Statistical Modelling in Ecology and Evolutionary Biology (EEEB G5010)

This course teaches students the practice of modern statistical methods to enhance their own research through a combination of lectures, evaluations of scientific literature, and application of techniques to real data. By the end of the course students have (1) acquired a broad understanding of the philosophical and statistical issues underlying scientific inference; (2) gained quantitative confidence in the use of models; (3) acquired a good understanding of the use and limitations of likelihood and Bayesian methods; and (4) developed skill in the use of some of the software tools (e.g., statistical software R, JAGS) they will need to apply statistical modelling to their research.

Landscape Ecology (EEEB W4160)

Landscape ecology examines the development, causes and attributes of spatial patterns of landscapes and their implications for ecological processes. It covers the conceptual underpinnings of landscape ecology and introduces students to some of the tools used to analyze the structure and dynamics of landscapes. By the end of this course students will be familiar with key concepts in landscape ecology and their application to current questions and issues in the field. They will come away with a good understanding of scale, environmental heterogeneity, and how these interact with ecological processes at levels of organization from population, to community, to ecosystem processes. Students will also learn how these factors can be incorporated into landscape management and sustainability plans.

Doctoral Thesis Development Seminar (EEB 4990)

This course is designed to engage students in research early in their academic careers and teach them the necessary skills to be effective and independent researchers. The course will focus on acquisition of the following skills:1) Synthesize scientific literature and understand the “big picture” of science; 2) Develop research and dissertation proposals; 3) Critique scientific ideas (written and oral critique);4) Discuss research with peers and give both formal and informal scientific talks.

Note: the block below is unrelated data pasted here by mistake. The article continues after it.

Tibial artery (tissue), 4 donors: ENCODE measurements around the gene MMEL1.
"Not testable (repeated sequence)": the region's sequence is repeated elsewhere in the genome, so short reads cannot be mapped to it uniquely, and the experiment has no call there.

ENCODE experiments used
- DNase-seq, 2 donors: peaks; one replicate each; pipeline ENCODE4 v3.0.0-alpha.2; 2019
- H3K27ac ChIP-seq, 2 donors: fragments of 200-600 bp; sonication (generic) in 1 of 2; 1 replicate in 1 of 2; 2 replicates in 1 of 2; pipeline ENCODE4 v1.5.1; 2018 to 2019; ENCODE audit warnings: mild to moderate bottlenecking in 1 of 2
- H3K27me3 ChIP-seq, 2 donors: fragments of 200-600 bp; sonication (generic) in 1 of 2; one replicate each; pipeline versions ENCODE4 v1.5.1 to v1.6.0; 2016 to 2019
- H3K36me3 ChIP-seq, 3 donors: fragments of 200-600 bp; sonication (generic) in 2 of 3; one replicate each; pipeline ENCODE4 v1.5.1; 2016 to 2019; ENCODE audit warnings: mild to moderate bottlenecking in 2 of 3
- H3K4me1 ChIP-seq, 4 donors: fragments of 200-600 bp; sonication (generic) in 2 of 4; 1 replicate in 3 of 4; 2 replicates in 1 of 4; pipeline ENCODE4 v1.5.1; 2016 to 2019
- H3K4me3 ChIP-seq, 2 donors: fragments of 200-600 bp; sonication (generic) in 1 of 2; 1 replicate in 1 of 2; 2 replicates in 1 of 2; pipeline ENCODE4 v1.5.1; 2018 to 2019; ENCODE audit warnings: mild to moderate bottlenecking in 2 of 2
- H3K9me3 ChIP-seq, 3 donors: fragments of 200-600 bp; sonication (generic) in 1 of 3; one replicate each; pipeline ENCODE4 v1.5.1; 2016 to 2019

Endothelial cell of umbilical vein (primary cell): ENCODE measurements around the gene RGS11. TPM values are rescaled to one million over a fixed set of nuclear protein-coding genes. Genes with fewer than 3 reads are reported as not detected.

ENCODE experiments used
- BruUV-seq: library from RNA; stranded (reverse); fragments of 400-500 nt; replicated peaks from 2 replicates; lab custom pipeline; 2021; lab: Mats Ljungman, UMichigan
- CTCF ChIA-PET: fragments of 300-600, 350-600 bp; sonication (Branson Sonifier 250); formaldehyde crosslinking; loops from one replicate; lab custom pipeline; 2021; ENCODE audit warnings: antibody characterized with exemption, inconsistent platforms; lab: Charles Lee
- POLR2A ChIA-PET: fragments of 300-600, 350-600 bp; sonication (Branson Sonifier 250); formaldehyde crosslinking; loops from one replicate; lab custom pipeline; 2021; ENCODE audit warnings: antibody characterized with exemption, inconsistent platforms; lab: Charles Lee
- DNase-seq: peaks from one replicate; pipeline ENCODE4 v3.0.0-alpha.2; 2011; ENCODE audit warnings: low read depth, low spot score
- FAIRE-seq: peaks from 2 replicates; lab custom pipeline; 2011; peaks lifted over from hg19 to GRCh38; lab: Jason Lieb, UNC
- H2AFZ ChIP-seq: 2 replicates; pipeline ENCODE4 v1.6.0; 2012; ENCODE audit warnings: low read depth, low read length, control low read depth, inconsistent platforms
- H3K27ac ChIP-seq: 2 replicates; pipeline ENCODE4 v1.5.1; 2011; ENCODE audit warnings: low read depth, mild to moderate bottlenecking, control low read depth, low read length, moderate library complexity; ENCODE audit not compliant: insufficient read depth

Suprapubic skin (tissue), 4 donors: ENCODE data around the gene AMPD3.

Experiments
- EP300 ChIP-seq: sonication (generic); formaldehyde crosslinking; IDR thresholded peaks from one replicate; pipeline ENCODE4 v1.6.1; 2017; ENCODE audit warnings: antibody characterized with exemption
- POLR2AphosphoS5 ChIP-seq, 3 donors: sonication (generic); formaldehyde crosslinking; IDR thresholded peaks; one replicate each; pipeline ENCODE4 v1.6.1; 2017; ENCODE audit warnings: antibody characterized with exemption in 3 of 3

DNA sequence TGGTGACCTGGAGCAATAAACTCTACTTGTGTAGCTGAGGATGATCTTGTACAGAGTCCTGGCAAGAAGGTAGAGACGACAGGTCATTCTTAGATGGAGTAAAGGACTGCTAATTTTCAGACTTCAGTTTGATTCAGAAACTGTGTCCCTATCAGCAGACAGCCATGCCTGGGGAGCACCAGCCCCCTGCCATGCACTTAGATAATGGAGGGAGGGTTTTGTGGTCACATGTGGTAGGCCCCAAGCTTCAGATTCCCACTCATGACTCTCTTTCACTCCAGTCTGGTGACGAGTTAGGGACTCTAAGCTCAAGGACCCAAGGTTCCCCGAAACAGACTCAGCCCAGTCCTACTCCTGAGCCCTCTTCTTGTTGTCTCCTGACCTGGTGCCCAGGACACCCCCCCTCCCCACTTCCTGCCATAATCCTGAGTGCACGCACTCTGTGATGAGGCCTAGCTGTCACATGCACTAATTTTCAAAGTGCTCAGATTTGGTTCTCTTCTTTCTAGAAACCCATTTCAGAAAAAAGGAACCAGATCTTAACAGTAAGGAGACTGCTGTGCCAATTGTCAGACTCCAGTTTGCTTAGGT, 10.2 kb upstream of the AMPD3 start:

Land Use Transitions in the Tropics (EEB G6150)

This is a graduate level seminar focused on exposing students to novel interdisciplinary research. The goal of this course is to enhance knowledge and skills needed for carrying out applied and interdisciplinary research on topics related to ecology and sustainability science.  In order to encourage the cross-fertilization of ideas across conventional disciplinary boundaries, the course is co-taught by faculty members from the natural and social sciences.

Scaling in Ecology and Sustainability Science (EEB G6150)

An overview of physical, biological, and political approaches to scaling ecological processes and the sustainability of the ecosystem services they provide, and how interdisciplinary methods could contribute to the understanding of such relationships. Students develop and complete a group project aimed at publication. (co-taught with Ruth DeFries)

Fundamentals of Ecology and Evolution (EEEB 4122)

An overview of the major questions in Ecology and Evolution. (co-taught with Joel Cracraft)

Sustainability Science: Interactions between Human and Environmental Systems

A Distributed Seminar among Harvard, Univ. Minnesota, Columbia, and Arizona State University. This is a research seminar on the core theories of sustainability science — an emerging field of problem-driven research dealing with the interactions between human and environmental systems. The problem that motivates the course, and the field, is the challenge of sustainability: improving the wellbeing of present and future generations in ways that conserve the planet’s life support systems over the long term. The goal of the seminar is to introduce researchers interested in sustainability science to the field’s principle themes, cutting-edge findings, active debates and unresolved research questions. To this end, participants will critically discuss a set of presentations and papers covering the field in a systematic way, drawing on and integrating contemporary research from earth systems science, resource economics, institutional analysis, ecology, geography, development studies, health sciences and engineering.

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